The right ‘toys’ for playing it safe
It could have been a tragedy last November when Pedro Carrasco tumbled 150 feet off a dirt trail and down a remote 8,000-foot mountain during Costa Rica’s La Ruta de los Conquistadores, a four-day, Pacific-to-Atlantic trek known as one of the world’s toughest mountain-bike races. He was out of sight, freezing, had a broken hip and couldn’t cry for help because of a broken jaw. But Carrasco lay within reach of his handlebars, upon which he’d installed a horn to scare cows, pumas and monkeys out of his way. About midnight, after seven hours in and out of consciousness, he was located by a rescue team that heard his desperate honking in the black, moonless night.
Cycling can be risky whether you’re on a precarious trail halfway around the globe or on a casual road ride in your neighborhood. Increase your odds of being seen, heard and hydrated with safety accessories like these.
-- Roy M. Wallack
Pedigreen Spidey Mesh helmet cover: Form-fitting, elastic-rimmed webbing of fluorescent green, a color easily noticed by drivers.
Likes: It made my black, hard-to-see helmet scream, “Cars, look at me!” Fits securely around different-shaped helmets, even those with a visor. It doesn’t obstruct ventilation. Weight: just 0.5 ounces. Also available in hot pink and glow orange.
Price: $10. (503) 648-5300; www.pedigreen.com.
Ultra-light tail light
Planet Bike Spok: High visibility LED rear light.
Likes: Approaching cars simply can’t miss the huge red beacon produced by this tiny, 1 3/4 -inch, 3/4 -ounce light, which uses a super-bright LED and a translucent case to provide a claimed nighttime visibility of 1 mile. A single button toggles the light between steady and blinking. Attaches easily to a seat post or bike helmet with a Velcro cinch strap. Dime-sized battery rated to 100 hours.
Price: $14.99. (866) 256-8510; www.planetbike.com.
Clean water (almost) anywhere
Clear 2 Go water bottle: An eco-friendly water bottle with a built-in filter.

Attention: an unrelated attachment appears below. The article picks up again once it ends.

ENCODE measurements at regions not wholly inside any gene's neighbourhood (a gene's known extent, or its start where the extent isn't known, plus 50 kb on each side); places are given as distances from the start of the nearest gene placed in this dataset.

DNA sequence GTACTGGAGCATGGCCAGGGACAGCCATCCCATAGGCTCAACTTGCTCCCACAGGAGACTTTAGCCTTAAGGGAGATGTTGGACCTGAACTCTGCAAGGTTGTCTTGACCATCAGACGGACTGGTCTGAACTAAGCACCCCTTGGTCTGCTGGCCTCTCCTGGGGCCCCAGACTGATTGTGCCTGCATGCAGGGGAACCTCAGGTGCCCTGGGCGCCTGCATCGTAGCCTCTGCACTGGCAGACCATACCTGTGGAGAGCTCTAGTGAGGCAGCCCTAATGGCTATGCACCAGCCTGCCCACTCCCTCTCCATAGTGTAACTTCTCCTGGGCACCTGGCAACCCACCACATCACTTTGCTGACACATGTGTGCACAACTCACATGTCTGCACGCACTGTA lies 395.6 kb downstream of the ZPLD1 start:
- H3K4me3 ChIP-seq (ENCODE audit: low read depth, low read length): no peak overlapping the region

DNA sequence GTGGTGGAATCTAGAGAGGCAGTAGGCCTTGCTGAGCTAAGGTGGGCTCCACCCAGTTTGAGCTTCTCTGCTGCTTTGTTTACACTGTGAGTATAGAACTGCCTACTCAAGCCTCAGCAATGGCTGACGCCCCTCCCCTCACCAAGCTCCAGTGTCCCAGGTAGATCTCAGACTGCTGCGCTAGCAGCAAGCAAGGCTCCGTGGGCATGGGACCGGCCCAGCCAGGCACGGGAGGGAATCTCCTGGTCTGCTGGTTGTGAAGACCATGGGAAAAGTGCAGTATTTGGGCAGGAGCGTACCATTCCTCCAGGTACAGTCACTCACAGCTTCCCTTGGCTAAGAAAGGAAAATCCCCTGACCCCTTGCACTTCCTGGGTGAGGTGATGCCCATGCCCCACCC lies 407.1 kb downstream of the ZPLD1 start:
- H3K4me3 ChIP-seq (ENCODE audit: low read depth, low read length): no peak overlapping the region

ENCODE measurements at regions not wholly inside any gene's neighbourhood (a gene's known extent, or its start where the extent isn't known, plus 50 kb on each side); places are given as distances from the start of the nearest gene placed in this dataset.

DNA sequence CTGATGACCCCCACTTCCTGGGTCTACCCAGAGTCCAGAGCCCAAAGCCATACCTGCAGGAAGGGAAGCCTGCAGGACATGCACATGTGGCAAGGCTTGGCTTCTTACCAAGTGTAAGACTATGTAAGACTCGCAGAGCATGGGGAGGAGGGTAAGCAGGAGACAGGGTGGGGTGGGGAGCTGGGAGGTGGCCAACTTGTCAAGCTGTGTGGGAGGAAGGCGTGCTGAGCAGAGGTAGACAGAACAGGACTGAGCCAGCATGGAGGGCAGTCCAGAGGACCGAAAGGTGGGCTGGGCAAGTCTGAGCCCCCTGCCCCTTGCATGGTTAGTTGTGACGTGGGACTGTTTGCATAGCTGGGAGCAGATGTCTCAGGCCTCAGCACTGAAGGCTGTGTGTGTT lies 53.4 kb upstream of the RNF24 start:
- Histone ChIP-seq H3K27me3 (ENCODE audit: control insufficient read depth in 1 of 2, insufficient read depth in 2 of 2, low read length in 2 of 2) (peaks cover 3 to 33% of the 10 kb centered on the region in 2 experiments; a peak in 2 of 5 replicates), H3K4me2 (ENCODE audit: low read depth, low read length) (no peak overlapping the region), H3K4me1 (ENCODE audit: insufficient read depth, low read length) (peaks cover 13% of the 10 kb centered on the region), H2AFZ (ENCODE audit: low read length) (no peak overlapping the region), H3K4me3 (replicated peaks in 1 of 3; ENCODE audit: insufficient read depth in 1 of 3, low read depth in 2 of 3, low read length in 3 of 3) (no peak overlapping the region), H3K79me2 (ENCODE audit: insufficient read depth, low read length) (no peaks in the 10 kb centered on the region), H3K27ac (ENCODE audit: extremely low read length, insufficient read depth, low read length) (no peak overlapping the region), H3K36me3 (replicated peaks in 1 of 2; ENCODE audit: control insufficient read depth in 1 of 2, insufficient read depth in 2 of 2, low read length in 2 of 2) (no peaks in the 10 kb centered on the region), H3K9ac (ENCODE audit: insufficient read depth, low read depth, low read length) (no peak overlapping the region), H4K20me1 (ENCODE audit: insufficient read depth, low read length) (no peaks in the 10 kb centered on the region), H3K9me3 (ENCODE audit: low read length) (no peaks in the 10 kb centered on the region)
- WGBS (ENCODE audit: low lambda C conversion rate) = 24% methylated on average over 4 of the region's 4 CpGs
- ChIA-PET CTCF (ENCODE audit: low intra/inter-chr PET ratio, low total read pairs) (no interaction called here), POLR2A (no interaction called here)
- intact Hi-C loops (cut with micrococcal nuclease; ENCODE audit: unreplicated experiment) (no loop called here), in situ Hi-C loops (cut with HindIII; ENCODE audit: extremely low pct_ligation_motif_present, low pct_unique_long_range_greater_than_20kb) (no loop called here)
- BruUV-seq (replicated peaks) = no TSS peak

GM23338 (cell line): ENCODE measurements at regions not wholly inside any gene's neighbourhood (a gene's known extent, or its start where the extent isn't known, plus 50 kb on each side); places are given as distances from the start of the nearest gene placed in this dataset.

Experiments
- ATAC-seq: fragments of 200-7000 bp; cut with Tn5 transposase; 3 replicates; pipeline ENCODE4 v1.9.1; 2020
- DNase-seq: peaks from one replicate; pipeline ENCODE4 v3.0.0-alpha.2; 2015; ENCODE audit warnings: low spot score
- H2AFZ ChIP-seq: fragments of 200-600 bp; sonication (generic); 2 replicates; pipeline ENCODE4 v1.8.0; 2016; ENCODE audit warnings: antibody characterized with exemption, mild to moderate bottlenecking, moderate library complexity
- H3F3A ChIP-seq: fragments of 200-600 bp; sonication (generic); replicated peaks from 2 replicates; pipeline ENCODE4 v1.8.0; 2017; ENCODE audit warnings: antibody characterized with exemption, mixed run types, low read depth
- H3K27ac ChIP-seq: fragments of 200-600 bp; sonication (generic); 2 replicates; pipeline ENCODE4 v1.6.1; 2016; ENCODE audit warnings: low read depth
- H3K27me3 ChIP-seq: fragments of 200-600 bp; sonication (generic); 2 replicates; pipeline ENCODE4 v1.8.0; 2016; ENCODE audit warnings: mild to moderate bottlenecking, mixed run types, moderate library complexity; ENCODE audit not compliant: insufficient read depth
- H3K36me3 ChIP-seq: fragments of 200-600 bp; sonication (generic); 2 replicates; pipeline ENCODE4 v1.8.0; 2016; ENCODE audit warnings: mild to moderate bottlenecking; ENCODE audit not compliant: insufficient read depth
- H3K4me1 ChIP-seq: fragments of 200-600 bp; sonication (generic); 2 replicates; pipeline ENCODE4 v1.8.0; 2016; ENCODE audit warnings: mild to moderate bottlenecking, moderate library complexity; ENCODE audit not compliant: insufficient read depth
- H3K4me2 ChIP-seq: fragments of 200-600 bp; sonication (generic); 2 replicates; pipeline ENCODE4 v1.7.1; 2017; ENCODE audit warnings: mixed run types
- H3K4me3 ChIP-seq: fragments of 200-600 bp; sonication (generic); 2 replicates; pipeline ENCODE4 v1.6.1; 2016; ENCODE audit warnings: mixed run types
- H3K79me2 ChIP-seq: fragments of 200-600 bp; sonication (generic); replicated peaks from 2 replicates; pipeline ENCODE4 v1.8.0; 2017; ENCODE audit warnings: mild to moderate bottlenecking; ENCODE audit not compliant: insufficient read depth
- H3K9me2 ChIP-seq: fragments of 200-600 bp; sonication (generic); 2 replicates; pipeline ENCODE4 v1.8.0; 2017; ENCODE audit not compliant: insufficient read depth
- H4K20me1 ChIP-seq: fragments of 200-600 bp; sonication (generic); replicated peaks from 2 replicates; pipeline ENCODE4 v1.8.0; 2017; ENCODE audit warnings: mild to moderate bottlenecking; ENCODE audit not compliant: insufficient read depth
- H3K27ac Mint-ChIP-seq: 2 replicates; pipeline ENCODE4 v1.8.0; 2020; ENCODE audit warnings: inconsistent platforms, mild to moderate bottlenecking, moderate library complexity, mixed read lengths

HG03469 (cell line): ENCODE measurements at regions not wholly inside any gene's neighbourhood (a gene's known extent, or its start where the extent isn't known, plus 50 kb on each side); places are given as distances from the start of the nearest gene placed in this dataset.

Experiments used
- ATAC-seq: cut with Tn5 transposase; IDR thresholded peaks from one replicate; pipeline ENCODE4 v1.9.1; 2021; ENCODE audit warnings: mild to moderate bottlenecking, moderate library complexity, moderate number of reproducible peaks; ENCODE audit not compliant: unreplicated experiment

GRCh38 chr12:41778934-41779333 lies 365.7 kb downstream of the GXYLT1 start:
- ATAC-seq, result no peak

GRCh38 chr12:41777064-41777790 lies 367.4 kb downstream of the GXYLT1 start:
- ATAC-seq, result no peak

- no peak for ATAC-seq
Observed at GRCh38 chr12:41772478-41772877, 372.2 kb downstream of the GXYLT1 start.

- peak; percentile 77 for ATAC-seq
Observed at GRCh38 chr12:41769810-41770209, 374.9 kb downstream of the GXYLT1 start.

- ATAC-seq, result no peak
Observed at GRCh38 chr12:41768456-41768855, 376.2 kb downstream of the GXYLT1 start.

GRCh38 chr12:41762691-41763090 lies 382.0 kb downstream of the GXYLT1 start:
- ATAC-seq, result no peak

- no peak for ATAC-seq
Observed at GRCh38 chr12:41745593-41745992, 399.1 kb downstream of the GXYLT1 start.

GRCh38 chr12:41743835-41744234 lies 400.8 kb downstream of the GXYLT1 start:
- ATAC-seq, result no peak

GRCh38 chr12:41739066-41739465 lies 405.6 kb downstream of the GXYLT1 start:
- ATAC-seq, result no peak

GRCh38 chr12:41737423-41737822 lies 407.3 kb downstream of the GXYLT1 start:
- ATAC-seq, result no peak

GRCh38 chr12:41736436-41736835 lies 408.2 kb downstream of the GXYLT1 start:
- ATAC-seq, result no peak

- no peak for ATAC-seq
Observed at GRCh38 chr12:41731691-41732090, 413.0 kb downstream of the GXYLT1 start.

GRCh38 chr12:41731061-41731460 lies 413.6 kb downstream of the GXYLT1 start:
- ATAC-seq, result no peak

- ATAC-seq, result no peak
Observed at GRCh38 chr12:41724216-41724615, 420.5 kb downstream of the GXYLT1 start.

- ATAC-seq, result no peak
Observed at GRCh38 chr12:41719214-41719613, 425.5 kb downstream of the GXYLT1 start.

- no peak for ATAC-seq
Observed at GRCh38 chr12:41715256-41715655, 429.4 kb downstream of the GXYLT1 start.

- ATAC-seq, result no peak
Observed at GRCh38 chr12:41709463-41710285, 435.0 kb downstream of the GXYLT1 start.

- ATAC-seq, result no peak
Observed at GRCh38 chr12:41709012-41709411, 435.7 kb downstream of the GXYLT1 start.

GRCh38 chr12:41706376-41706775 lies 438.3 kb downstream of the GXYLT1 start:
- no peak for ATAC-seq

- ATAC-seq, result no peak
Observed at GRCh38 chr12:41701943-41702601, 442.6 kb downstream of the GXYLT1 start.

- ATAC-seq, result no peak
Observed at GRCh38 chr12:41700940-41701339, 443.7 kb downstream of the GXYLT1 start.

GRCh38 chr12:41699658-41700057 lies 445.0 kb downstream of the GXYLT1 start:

Likes: Lets you drink clean water at home and on the road, eliminating expense and pollution of landfill-bound bottled water. Claims to remove up to 99% of microbial cysts and all chlorine, lead, mercury and asbestos from 100 gallons of tap water, the equivalent of 757 half-liter disposable plastic water bottles. A filter will last three months.
Dislikes: It is not guaranteed to clean up river water, so bottle isn’t as useful for mountain bikers as the pricey Katadyn Exstream Purifier Bottle ($44.95), the only EPA-registered purification bottle that removes all types of organisms, including viruses ( www.katadyn.com).
Price: $15.99; two-pack replacement filters, $12.99. (800) 231-9786; www.clear2o.com.
Airzound: Compressed-air horn claimed to be the world’s loudest bike blaster.
Likes: Shockingly loud. The first time, it actually scared me. At a U.S. Coast Guard-required 115 decibels, it will get attention from the most distracted driver. A volume-control switch is included. No batteries or cartridges are required; it refills easily with a Schrader-valve tire pump. Includes handlebar mount for horn and Velcro frame mount for air bottle.
Dislikes: The 8-inch-long air bottle takes up a lot of real estate on the downtube, and the narrow hose connecting the air to the horn de-streamlines your bike. System weighs 6 ounces.
Price: $39.99. (800) 474-6615; www.deltacycle.com.
Wallack is the co-author of “Bike for Life: How to Ride to 100.” firstname.lastname@example.org